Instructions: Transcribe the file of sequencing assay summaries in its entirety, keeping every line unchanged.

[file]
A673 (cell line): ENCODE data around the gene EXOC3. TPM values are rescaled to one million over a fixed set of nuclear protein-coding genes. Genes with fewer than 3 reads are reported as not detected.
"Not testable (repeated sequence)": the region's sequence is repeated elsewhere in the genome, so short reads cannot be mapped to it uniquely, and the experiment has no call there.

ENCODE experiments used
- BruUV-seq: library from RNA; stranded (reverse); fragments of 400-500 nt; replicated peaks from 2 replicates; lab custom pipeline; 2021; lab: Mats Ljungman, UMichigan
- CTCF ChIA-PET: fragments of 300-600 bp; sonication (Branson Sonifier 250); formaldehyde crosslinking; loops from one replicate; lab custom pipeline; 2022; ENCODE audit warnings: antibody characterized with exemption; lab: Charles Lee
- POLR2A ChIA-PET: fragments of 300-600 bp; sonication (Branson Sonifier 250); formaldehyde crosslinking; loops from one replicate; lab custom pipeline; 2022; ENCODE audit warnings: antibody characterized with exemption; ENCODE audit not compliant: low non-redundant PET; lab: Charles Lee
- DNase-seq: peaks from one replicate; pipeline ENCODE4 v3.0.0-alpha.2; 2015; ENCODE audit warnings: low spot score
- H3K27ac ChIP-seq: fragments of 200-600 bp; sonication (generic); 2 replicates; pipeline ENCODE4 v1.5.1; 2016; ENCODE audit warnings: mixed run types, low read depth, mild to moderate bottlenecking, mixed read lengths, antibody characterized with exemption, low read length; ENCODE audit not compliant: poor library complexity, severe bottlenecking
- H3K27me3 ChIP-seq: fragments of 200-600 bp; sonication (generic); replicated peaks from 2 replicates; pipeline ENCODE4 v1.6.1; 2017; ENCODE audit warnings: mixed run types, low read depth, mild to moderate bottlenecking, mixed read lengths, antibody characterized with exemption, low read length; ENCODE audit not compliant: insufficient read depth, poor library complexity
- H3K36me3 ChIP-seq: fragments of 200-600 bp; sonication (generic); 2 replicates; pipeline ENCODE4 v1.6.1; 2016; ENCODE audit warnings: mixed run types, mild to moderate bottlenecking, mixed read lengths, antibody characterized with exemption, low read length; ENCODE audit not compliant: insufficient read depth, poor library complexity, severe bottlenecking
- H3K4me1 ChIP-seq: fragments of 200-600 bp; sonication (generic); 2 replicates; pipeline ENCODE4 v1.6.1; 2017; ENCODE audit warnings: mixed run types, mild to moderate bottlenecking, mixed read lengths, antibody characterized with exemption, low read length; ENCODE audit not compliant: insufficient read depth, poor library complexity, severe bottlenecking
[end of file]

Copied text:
A673 (cell line): ENCODE data around the gene EXOC3. TPM values are rescaled to one million over a fixed set of nuclear protein-coding genes. Genes with fewer than 3 reads are reported as not detected.
"Not testable (repeated sequence)": the region's sequence is repeated elsewhere in the genome, so short reads cannot be mapped to it uniquely, and the experiment has no call there.

ENCODE experiments used
- BruUV-seq: library from RNA; stranded (reverse); fragments of 400-500 nt; replicated peaks from 2 replicates; lab custom pipeline; 2021; lab: Mats Ljungman, UMichigan
- CTCF ChIA-PET: fragments of 300-600 bp; sonication (Branson Sonifier 250); formaldehyde crosslinking; loops from one replicate; lab custom pipeline; 2022; ENCODE audit warnings: antibody characterized with exemption; lab: Charles Lee
- POLR2A ChIA-PET: fragments of 300-600 bp; sonication (Branson Sonifier 250); formaldehyde crosslinking; loops from one replicate; lab custom pipeline; 2022; ENCODE audit warnings: antibody characterized with exemption; ENCODE audit not compliant: low non-redundant PET; lab: Charles Lee
- DNase-seq: peaks from one replicate; pipeline ENCODE4 v3.0.0-alpha.2; 2015; ENCODE audit warnings: low spot score
- H3K27ac ChIP-seq: fragments of 200-600 bp; sonication (generic); 2 replicates; pipeline ENCODE4 v1.5.1; 2016; ENCODE audit warnings: mixed run types, low read depth, mild to moderate bottlenecking, mixed read lengths, antibody characterized with exemption, low read length; ENCODE audit not compliant: poor library complexity, severe bottlenecking
- H3K27me3 ChIP-seq: fragments of 200-600 bp; sonication (generic); replicated peaks from 2 replicates; pipeline ENCODE4 v1.6.1; 2017; ENCODE audit warnings: mixed run types, low read depth, mild to moderate bottlenecking, mixed read lengths, antibody characterized with exemption, low read length; ENCODE audit not compliant: insufficient read depth, poor library complexity
- H3K36me3 ChIP-seq: fragments of 200-600 bp; sonication (generic); 2 replicates; pipeline ENCODE4 v1.6.1; 2016; ENCODE audit warnings: mixed run types, mild to moderate bottlenecking, mixed read lengths, antibody characterized with exemption, low read length; ENCODE audit not compliant: insufficient read depth, poor library complexity, severe bottlenecking
- H3K4me1 ChIP-seq: fragments of 200-600 bp; sonication (generic); 2 replicates; pipeline ENCODE4 v1.6.1; 2017; ENCODE audit warnings: mixed run types, mild to moderate bottlenecking, mixed read lengths, antibody characterized with exemption, low read length; ENCODE audit not compliant: insufficient read depth, poor library complexity, severe bottlenecking